Calcium deposits are usually caused by the mineral content of hard water. Unfortunately, hard water is the most likely potable water available at campgrounds and RV parks where you can fill the water tank of your camper. That's because the water sources in these areas tend to be natural springs and well-pumped water, all heavy with calcium content. In time, the deposits will affect the taste of your drinking water and possibly clog the water lines in your camper. The best time to clean calcium deposits from your water tank is when you won't be using the camper for at least two days.
Drain the camper water tank by connecting a garden hose to the bottom valve and allowing the water to run out of the camper.
Flush with fresh water to remove loose calcium deposits from the bottom of the tank. Connect a garden hose to the fill valve on the tank, and turn on the water to flush out the system, leaving the second hose outside the camper to divert runoff to the ground.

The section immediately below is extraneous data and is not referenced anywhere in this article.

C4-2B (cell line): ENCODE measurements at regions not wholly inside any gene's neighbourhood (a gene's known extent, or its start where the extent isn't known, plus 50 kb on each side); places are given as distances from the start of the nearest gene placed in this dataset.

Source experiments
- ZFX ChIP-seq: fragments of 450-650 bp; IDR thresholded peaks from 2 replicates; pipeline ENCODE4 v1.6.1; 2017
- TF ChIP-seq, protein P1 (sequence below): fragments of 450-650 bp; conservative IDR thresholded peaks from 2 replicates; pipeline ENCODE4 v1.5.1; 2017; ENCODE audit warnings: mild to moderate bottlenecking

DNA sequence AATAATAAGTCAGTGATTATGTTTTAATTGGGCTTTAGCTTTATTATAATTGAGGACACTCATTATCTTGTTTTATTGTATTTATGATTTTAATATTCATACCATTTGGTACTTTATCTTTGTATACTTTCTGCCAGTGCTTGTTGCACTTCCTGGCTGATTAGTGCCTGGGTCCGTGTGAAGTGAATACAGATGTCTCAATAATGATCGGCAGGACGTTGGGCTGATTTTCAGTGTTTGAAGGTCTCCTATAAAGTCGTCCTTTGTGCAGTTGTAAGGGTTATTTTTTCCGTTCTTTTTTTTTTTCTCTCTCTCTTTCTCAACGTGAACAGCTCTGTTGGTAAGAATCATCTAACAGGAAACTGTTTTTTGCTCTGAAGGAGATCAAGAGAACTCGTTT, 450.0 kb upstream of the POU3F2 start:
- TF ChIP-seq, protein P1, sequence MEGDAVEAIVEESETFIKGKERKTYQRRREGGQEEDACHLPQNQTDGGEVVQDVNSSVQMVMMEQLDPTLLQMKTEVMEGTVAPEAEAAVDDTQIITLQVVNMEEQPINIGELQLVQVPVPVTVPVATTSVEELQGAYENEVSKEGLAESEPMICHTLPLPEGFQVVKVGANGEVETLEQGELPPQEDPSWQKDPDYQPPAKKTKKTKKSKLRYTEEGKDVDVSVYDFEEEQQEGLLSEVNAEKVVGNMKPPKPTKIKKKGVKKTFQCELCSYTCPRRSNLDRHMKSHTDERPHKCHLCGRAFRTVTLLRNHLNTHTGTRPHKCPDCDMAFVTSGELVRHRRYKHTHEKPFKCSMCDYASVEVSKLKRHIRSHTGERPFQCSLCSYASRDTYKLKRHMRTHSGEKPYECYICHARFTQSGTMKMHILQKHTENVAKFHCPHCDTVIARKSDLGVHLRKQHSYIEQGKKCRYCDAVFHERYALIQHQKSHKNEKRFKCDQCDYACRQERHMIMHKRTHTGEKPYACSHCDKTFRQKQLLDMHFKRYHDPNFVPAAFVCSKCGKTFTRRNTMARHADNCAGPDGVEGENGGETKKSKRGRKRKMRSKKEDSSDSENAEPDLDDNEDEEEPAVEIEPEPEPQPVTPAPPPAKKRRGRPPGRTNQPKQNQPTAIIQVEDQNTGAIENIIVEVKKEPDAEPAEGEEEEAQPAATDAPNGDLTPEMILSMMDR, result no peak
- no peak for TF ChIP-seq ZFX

Close the valves on the tank, and add 6 gallons of white vinegar to a 40-gallon tank or 10 gallons for larger tanks.
Fill the rest of the tank with fresh water, and then close the valves.
Let the acid in the vinegar loosen and dissolve calcium deposits inside the tank for at least 48 hours.
Drain the tank completely, then reconnect the garden hoses and flush thoroughly to remove the loosened and dissolved calcium deposits as well as any residual vinegar taste and odor.
Fill the tank with fresh drinking water, and add mineral softening tablets based on the tank capacity and water hardness in your area.
- You can also sanitize your water tank before heading out on the highway by diluting 1/4 cup of chlorine bleach to every 15 gallons of water capacity in your tank. Funnel the diluted bleach into the tnak, and allow it to sit overnight. Then flush the system for at least 10 minutes to get rid of any bleach taste or smell. Do not pour bleach directly into the tank. Dilute the chlorine with water before adding to the tank.